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Saturday, August 24, 2019  Spokane, Washington  Est. May 19, 1883
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Opinion >  Guest Opinion

Dr. Lisa Brown: State investments must strengthen communities

By Dr. Lisa Brown Washington Department of Commerce

What makes a strong community? Good jobs. Affordable housing. Reliable infrastructure. Innovation for a clean, healthy future. These are some of the key attributes that give Washington state its unique sense of place and quality of life.

Our mission at the Department of Commerce is to strengthen communities by working closely with many diverse partners – local governments, tribes, businesses, civic leaders, nonprofit service providers and others – to see that all people in the state have opportunities to thrive.

Very often this work happens behind the scenes, unknown to those who ultimately benefit from the public infrastructure improvements, new jobs, housing opportunities and incredible natural environment that Commerce funds through over 100 state programs.

Hope House. Volunteers of America. Avista. Katerra. AccraFab. Exotic Metals. Precision Cutting Tools. Pyrotek. Sunset Reservoir. All of these organizations and projects have a Commerce connection. The agency acts as convener and assistance hub, bringing together government resources at the federal, state and local levels with business and nonprofit partners to help communities achieve their goals.

For example, Commerce provided $1.4 million to Hope House and Volunteers of America to increase their capacity to shelter and serve the estimated 1,800 homeless women in Spokane. This is just one example of what the Housing Trust Fund accomplishes across the state. Thanks to the 2019 Legislature, an unprecedented $175 million will be invested over the next two years to provide permanent supportive housing for people with chronic mental illness, serve other low-income and special needs populations, preserve existing affordable housing units and help fund innovative new projects.

Through the Clean Energy Fund, Commerce is helping advance Avista’s outstanding work on the University District development. This and other electric grid modernization projects will help secure an energy-efficient, low-carbon future for all. Washington is leading by example, creating jobs and new business opportunities through clean energy development, while ensuring a healthy environment for our kids and future generations.

In addition to clean technology, our state’s key sector strategy supports public-private partnerships for growth in target industries. We provided strategic reserve funds through Greater Spokane Incorporated to recruit and help Katerra expand its rapidly growing cross-laminated timber products business. The same program supported location, retention and expansion projects involving Exotic Metals, Pyrotek, AccraFab, Precision Cutting Tools and others. Little did I know when, as a state senator, I sponsored the bill that created the economic development Strategic Reserve Fund, that I would one day lead the agency that puts these dollars from state lottery proceeds to work creating jobs.

Modern, reliable public infrastructure is the bedrock for every strong community to maintain not only good jobs, but Washington’s priceless quality of life. When the aging Sunset Reservoir needed crucial upgrades and maintenance to prevent deterioration, the Public Works Assistance program invested $1.4 million to ensure the state’s third-largest water system would continue to operate safely, efficiently and at affordable rates.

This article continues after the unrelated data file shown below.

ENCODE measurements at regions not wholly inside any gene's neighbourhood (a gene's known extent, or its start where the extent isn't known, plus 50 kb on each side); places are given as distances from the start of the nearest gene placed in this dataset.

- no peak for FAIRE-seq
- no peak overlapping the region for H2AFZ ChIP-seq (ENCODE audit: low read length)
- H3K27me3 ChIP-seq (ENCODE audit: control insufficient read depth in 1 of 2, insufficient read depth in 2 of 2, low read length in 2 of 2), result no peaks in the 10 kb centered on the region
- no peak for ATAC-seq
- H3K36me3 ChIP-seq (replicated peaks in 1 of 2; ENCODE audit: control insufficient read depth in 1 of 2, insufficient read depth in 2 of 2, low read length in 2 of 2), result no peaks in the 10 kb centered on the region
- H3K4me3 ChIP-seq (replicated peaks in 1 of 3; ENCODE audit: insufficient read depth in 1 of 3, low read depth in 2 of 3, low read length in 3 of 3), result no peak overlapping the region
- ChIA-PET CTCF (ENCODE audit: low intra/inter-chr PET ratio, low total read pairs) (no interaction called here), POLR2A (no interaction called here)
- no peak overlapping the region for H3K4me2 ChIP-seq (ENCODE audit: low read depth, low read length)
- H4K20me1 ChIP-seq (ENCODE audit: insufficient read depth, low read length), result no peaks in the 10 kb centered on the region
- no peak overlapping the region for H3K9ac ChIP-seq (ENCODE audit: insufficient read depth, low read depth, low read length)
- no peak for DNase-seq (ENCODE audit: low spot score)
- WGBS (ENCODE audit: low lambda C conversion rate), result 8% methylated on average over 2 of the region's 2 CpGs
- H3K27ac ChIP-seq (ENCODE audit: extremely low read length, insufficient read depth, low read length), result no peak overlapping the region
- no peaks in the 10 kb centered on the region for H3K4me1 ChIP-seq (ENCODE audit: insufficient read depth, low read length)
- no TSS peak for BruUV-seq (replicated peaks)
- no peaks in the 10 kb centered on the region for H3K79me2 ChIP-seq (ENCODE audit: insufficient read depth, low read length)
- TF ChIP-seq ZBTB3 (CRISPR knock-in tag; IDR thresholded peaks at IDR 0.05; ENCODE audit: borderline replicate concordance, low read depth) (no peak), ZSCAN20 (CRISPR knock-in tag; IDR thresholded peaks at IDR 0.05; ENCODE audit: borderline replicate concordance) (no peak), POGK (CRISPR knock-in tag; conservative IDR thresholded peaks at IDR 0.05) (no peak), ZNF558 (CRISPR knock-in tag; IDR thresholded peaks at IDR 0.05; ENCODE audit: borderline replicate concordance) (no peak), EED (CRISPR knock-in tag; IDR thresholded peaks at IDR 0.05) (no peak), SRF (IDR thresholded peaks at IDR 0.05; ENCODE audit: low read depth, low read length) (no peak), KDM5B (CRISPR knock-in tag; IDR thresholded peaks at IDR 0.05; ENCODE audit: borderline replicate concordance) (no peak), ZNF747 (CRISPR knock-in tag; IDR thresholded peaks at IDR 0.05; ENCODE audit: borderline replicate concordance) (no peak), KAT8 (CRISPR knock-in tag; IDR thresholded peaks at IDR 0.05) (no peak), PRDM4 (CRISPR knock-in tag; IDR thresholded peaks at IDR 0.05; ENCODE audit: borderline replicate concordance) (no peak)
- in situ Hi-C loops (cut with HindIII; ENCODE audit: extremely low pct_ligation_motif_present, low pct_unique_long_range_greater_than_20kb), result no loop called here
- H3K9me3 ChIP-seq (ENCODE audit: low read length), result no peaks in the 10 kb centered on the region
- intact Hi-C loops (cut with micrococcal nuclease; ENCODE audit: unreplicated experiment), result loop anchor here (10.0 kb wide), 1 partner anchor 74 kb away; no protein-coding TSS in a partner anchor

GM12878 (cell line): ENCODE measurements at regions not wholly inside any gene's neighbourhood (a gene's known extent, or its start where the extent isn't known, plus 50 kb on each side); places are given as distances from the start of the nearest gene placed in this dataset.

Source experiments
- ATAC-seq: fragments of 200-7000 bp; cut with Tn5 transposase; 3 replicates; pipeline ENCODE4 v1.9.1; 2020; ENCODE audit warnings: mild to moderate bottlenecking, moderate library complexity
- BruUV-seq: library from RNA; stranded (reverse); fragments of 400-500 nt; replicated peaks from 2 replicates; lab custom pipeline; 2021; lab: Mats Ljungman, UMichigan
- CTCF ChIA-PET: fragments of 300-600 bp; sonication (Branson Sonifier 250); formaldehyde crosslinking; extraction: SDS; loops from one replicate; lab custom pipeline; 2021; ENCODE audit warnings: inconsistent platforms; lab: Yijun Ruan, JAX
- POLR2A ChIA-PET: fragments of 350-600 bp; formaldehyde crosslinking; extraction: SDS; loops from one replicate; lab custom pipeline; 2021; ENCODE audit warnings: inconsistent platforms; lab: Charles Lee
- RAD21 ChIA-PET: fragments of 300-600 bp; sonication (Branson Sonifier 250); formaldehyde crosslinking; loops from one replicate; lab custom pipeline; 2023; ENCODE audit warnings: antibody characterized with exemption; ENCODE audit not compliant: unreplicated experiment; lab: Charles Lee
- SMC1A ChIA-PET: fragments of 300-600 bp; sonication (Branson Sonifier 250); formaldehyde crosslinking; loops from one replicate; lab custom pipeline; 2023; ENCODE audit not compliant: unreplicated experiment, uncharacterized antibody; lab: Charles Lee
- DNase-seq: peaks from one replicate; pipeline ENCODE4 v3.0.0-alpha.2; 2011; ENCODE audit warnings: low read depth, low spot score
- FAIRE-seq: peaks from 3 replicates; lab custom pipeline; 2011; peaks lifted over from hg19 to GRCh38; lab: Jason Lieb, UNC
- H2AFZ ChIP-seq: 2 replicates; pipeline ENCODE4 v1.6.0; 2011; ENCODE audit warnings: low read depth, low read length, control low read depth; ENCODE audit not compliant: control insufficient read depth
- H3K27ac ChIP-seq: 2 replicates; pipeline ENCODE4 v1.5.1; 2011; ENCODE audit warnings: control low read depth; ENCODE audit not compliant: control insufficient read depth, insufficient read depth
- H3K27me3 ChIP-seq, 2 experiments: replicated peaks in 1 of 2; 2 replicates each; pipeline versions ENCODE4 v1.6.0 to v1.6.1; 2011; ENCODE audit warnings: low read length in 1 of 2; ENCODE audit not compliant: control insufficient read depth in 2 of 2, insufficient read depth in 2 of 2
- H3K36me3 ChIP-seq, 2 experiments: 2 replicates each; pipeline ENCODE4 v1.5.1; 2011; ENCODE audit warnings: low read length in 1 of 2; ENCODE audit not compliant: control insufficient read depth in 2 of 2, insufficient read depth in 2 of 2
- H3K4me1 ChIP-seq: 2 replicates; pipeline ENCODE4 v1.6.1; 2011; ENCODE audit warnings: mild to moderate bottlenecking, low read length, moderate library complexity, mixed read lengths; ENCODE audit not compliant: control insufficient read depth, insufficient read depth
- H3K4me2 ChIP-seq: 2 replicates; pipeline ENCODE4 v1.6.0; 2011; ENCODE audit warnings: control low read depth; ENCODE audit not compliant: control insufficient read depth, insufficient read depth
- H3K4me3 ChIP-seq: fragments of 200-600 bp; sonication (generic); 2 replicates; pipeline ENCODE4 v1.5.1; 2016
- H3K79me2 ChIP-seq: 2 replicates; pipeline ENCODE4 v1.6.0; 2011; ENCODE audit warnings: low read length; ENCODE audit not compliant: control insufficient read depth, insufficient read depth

These examples reveal only a tiny sliver of how we strengthen communities through a holistic approach to development. Washington’s separate and diverse regional economies and environments demand equally diverse services and solutions. The ability to bring a comprehensive range of tools to the table is a necessity for the individual communities we serve.

Communities on both sides of the mountains have needs in common: infrastructure, mental health, education and workforce among them. But each community is unique, and no one-size-fits-all approach will ever succeed.

Take infrastructure, for example. An urban center in Puget Sound needs help to build out roads and transit to alleviate traffic congestion, or risk strangling shipping and cutting off job opportunities for people who can’t afford to live near work.

In rural communities, infrastructure is about a different kind of connectivity. They need help building out high-speed broadband networks to enable access to health care, education and business opportunities equal to their city neighbors.

Though they must share infrastructure funding sources, the problems are distinctly different. Clearly, we can’t depend on the federal government to come through with the investments needed in infrastructure and broadband, so the state must work hand-in-hand with community partners to understand and address their specific short-term and long-term priorities. Our focus at the Department of Commerce is opening doors and making connections that help every community reach its full potential, on its own terms. That is the essence of a strong community.

Dr. Lisa Brown is director of the Washington State Department of Commerce and a former state senator representing District 3.

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